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The man accused of killing 51 worshippers at two mosques in Christchurch, New Zealand, has pleaded not guilty to 51 charges of murder, 40 charges of attempted murder and one charge of engaging in a terrorist act.
The plea raises the distinct possibility that the shooter will use the trial, which is scheduled to begin next May, as a chance to further propagate his bigotry in a similar manner as Norwegian far-right extremist Anders Behring Breivik. This in turn will likely bring more pain and heartache to the families of the Christchurch victims.
There were already signs that the trial was bringing other bigots out of the woodwork. As Radio New Zealand first reported, one man was arrested outside the courthouse Friday for making racist remarks and playing Nazi music as one of the survivors walked away from Christchurch High Court. He was subsequently charged with disorderly behavior.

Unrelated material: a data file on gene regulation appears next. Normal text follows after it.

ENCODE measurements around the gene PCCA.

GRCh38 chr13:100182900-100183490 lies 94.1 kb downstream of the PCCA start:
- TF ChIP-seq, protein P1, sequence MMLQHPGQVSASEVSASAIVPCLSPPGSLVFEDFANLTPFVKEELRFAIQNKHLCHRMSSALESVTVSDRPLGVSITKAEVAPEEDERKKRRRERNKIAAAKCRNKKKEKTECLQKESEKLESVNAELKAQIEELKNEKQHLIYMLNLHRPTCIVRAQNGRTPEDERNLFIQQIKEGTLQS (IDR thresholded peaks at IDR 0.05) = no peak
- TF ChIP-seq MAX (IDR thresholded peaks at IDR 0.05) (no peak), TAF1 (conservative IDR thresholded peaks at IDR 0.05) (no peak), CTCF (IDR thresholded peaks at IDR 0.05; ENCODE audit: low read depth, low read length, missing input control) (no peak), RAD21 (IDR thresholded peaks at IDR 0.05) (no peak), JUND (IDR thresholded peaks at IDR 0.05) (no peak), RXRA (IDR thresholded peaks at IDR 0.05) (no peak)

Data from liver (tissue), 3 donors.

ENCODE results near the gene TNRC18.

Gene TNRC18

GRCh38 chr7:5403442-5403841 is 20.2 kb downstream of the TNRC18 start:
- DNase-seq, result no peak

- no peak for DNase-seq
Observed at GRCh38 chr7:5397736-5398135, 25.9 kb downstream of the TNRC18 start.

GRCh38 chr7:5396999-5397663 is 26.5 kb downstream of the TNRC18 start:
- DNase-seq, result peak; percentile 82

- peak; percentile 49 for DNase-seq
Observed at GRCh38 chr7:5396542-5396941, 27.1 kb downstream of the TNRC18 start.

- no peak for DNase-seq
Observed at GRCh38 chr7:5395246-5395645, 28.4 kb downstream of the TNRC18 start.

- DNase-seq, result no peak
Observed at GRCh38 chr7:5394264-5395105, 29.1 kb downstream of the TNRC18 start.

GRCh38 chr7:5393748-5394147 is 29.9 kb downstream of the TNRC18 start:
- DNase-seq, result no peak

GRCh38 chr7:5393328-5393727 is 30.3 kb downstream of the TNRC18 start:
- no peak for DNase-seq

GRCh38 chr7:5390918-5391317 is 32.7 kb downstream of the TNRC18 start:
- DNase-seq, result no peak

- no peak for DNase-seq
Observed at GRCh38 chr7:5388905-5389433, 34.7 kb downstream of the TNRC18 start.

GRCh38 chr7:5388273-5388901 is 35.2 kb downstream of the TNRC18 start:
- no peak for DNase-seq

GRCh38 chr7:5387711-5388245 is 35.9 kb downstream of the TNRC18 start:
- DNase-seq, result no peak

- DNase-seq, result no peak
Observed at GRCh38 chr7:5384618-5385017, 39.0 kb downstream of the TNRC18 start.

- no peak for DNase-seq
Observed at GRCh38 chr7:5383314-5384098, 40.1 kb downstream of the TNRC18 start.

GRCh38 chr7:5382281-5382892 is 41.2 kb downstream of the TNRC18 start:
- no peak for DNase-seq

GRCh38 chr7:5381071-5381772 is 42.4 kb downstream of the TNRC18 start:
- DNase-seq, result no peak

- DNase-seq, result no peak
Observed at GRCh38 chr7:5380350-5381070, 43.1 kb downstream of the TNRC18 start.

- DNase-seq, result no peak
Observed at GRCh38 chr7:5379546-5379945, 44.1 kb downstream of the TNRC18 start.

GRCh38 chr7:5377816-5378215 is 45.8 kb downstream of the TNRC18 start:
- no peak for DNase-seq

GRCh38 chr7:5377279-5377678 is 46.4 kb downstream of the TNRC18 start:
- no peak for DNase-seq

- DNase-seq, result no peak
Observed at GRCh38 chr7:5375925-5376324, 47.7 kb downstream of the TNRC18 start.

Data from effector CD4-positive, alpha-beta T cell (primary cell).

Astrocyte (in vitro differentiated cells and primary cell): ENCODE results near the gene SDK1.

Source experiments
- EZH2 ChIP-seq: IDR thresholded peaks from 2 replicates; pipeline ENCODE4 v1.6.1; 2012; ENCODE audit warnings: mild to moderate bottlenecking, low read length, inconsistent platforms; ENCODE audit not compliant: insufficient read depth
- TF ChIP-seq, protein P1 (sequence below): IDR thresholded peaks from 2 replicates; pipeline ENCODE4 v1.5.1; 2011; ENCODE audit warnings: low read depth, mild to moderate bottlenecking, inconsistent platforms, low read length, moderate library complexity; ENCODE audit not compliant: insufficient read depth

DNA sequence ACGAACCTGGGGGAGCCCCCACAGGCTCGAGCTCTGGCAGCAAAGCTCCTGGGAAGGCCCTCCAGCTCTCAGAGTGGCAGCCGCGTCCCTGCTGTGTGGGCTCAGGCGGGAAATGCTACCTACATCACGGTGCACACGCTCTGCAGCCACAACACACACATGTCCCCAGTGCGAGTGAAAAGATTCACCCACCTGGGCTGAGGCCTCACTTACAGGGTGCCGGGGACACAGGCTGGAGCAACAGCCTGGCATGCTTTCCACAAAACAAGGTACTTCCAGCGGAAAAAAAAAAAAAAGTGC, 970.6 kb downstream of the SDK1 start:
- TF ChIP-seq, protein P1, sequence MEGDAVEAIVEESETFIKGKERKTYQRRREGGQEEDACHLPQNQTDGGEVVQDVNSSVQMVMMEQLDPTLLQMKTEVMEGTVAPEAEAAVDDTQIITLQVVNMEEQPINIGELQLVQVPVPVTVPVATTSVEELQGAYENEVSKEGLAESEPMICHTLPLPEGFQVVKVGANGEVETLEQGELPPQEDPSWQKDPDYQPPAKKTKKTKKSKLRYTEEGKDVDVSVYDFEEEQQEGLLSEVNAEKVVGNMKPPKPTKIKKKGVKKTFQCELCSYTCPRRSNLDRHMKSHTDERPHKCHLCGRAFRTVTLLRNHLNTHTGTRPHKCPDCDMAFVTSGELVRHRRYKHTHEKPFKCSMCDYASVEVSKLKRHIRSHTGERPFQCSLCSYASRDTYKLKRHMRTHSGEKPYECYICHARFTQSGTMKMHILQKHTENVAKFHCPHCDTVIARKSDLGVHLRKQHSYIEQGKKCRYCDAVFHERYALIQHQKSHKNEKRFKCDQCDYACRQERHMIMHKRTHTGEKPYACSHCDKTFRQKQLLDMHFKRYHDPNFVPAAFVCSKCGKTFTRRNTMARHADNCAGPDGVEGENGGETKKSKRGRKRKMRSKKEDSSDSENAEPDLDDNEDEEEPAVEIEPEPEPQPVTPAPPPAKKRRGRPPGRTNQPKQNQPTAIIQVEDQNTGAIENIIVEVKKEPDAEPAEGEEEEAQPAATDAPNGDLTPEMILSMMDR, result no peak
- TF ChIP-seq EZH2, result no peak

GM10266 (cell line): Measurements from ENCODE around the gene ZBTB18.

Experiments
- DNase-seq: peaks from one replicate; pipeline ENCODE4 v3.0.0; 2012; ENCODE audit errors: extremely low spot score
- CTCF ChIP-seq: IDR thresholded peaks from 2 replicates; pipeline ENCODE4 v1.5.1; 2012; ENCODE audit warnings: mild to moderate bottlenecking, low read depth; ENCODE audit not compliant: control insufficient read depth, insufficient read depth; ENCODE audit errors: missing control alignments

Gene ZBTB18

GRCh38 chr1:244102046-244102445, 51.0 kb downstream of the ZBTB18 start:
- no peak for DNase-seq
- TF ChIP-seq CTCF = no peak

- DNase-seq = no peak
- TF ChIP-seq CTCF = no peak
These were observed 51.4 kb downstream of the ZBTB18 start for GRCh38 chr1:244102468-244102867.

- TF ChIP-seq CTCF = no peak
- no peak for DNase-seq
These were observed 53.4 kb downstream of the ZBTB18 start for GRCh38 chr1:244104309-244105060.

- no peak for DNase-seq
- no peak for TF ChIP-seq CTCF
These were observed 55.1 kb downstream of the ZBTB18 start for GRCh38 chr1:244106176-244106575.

The trial has also raised difficult questions for New Zealand’s media on how best to cover it, especially since High Court Justice Cameron Mander lifted restrictions on publishing photos of the suspect. In the immediate aftermath of the shooting, the suspect used a televised court appearance to flash a white power sign.
In response, New Zealand’s five major media organizations signed an agreement in late June where they promised not to unnecessarily promote the accused gunman’s ideology during the trial. No white supremacist “imagery, symbols or signals” will be broadcast or published, and statements actively championing white supremacist ideals will also receive very limited coverage.
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